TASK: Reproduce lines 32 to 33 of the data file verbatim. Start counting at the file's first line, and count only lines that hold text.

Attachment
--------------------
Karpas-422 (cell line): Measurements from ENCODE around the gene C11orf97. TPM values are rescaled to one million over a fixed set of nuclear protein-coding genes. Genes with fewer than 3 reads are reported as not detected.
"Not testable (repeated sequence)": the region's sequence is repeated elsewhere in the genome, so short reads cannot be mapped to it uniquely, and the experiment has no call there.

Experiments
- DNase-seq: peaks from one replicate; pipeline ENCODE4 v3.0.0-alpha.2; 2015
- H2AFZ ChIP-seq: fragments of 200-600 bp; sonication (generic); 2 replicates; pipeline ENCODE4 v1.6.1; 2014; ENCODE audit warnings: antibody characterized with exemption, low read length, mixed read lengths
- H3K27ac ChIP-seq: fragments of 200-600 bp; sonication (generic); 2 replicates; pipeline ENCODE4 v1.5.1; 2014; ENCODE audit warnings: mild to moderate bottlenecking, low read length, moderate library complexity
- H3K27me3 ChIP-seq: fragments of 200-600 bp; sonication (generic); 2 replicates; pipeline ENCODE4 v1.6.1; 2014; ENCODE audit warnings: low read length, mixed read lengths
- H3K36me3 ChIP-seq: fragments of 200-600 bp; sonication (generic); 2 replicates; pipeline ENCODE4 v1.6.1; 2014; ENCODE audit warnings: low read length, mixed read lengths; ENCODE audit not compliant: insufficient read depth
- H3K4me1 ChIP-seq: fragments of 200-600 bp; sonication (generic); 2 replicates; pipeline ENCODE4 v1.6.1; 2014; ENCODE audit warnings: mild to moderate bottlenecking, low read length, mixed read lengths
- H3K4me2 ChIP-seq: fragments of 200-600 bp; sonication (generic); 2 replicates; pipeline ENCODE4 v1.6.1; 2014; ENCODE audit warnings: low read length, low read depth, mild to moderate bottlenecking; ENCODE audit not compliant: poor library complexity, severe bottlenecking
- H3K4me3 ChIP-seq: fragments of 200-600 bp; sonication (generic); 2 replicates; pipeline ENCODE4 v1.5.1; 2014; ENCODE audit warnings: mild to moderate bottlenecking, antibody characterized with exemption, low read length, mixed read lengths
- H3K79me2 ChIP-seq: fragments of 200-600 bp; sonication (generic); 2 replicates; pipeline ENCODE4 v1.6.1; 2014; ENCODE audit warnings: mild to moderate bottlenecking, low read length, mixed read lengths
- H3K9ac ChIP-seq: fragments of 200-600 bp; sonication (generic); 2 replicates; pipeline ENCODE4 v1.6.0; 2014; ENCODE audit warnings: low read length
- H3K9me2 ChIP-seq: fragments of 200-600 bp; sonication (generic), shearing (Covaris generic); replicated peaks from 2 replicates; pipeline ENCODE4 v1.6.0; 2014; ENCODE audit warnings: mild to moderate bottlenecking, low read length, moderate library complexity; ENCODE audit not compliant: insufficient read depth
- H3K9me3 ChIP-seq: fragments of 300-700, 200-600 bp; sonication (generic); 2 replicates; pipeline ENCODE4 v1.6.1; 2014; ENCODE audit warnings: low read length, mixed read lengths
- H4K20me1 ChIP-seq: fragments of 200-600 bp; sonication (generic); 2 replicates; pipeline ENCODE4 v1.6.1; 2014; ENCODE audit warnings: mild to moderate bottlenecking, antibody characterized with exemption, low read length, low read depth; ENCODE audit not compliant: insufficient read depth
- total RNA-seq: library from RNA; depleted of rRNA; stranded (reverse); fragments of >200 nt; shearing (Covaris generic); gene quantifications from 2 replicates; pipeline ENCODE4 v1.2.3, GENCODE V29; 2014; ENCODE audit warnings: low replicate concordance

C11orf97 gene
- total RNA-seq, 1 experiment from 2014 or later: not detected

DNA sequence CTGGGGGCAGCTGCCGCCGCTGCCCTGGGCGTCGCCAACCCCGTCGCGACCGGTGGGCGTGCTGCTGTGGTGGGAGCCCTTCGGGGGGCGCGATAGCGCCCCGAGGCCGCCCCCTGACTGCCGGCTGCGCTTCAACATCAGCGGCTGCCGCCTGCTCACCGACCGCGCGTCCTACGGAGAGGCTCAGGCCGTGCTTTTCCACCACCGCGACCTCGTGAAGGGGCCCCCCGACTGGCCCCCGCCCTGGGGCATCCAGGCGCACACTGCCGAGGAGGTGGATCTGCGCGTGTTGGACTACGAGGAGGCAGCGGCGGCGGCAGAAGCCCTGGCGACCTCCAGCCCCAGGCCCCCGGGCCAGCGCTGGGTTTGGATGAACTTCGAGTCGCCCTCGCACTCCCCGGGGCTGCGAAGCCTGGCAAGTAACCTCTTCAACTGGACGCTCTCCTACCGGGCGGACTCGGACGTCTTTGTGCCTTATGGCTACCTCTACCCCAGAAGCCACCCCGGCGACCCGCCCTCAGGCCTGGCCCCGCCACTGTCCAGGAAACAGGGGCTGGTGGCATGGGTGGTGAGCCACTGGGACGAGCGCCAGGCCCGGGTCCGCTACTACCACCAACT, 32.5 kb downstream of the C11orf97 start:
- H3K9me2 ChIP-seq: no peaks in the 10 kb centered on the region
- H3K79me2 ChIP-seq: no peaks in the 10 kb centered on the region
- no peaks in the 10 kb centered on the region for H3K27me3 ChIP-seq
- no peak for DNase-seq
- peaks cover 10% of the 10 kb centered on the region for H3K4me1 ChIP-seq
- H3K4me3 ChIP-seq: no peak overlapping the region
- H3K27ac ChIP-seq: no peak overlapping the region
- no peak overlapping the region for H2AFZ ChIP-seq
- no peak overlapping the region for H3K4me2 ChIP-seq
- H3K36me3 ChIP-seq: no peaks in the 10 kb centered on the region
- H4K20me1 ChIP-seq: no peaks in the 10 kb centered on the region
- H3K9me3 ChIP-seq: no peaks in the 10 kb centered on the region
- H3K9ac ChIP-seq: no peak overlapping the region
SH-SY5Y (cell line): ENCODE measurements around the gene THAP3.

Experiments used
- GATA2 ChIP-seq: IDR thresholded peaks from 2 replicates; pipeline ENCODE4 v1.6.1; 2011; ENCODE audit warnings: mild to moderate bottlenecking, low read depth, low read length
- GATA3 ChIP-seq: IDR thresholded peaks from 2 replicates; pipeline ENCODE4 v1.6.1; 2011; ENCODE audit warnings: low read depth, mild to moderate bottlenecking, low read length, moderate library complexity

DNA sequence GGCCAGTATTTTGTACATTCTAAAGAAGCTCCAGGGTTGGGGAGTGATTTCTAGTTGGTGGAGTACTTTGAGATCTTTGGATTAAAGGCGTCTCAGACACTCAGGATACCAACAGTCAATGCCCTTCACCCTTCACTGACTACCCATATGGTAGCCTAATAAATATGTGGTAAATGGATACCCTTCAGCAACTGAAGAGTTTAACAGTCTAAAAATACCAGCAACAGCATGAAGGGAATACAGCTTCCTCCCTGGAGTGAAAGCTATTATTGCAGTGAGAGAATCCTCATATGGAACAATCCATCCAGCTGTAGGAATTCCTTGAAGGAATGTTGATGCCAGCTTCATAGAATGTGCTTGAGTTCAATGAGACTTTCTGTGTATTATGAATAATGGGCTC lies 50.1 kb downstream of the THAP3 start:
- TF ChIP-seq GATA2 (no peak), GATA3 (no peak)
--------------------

- H3K9me3 ChIP-seq: no peaks in the 10 kb centered on the region
- H3K9ac ChIP-seq: no peak overlapping the region